It was also in the 1970s that the longstanding distribution agreement between Freightliner and White Motor Company would come to an end, thanks to financial trouble White was facing at the time due to over-expansion that did not produce returns. Freightliner Corporation transitioned into being a freestanding manufacturer and distributor following the termination of this relationship. Interestingly, many of the first dealers of Freightliner trucks happened to be from the White Motor Company network, though there were some that signed up to sell Freightliner trucks without having any involvement with the White Motor Company. In 1979, another big event in the evolution of the company, and of the whole trucking and truck manufacturing industries, occurred. President Carter signed bills into law which deregulated transport both on land and in the air. This changed the economics of trucking, and removed the shield of regulated carriage that protected carriers, allowing for much needed competition. A few years later, additional legislation was passed that altered traditional weight and length standards in order to lessen restrictions, and imposed a new excise tax on heavy trucks and the tires they used. This changed the rules of the trucking game even more.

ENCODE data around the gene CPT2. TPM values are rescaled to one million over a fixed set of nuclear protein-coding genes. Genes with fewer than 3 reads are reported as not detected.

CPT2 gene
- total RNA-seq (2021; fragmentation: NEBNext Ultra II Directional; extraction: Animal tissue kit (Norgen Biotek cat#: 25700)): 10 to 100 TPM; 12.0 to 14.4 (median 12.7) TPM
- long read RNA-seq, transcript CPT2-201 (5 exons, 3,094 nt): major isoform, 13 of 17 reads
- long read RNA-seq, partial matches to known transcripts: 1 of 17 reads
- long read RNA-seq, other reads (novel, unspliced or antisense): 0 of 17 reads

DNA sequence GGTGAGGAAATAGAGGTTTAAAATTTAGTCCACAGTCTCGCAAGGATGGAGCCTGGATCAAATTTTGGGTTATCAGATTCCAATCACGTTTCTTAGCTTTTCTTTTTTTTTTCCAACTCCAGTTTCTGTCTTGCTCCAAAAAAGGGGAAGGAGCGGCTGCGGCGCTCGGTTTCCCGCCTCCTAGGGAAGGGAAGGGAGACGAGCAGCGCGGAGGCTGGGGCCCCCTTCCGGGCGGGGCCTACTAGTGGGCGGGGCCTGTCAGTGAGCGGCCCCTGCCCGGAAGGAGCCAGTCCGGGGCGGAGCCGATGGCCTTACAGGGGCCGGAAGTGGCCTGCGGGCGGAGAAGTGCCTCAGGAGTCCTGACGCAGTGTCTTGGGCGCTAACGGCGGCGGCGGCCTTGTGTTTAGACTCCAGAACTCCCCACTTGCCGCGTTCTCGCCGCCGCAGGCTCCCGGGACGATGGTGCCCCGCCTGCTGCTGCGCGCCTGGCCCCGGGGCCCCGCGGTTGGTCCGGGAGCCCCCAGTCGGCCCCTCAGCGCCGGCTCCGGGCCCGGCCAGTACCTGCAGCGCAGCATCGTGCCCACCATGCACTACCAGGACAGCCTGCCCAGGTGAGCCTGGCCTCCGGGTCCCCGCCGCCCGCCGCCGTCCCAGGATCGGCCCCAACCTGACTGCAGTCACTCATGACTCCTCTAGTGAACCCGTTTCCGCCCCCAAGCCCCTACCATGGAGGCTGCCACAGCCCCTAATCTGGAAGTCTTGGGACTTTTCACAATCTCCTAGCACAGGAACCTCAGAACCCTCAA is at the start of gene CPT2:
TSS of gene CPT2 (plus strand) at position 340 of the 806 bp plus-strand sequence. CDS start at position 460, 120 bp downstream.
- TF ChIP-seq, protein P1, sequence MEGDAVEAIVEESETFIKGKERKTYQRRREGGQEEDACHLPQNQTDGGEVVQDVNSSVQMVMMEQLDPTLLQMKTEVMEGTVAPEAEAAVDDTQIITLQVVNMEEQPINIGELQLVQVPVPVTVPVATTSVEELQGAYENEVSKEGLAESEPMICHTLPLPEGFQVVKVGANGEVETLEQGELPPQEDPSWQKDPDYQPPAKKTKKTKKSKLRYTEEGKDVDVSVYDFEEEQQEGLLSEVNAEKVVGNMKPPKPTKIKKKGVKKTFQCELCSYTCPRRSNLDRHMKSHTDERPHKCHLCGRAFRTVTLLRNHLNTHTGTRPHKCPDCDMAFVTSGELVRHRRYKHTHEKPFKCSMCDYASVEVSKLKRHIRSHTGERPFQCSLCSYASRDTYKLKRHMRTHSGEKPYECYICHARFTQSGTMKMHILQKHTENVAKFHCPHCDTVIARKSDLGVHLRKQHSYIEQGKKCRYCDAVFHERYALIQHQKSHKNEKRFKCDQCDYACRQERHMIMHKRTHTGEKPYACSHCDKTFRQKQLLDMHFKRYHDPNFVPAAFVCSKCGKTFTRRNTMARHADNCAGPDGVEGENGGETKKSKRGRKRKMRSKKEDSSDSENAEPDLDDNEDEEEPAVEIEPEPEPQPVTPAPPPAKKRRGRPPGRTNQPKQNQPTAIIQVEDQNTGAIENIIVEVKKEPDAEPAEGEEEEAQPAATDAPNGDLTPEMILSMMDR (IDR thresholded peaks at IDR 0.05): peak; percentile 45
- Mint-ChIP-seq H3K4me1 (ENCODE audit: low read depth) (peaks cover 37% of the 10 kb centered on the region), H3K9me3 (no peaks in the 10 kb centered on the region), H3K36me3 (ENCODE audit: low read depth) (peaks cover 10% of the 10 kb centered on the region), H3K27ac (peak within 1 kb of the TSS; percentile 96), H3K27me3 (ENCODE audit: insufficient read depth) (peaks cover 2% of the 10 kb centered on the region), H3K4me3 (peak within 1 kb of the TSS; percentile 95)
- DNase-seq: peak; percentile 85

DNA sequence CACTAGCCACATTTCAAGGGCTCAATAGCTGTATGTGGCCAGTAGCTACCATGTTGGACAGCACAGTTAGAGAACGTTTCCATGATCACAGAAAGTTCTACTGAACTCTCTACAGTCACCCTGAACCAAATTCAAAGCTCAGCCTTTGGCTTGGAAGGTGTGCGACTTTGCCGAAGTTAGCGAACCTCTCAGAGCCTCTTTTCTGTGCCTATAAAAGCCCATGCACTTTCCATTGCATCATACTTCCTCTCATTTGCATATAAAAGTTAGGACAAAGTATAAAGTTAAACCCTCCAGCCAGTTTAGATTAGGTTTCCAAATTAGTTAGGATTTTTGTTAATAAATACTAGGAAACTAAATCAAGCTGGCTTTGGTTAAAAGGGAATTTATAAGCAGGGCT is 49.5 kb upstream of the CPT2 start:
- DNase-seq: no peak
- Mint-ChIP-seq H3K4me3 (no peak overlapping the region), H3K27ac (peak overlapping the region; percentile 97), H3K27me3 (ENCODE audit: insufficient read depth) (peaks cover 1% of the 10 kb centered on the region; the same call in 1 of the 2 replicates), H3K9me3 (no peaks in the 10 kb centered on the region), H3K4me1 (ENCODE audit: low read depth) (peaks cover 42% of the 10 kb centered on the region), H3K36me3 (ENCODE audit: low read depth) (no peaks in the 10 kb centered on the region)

Recognizable by its high cab, it was an extremely advanced vehicle for its time offering a high standard of driver comfort and a high power output for its time, courtesy of the well proven 14 litre Cummins engine with typical outputs of 290-350 HP. The engines were originally of the Cummins NTC generation, but were gradually updated to the new "big-cam" (NTE) generation - a process completed by 1979.  Also, the Ford Transcontinental is noted for having oil and water meters on the dashboard, another example of the unit being ahead of its time.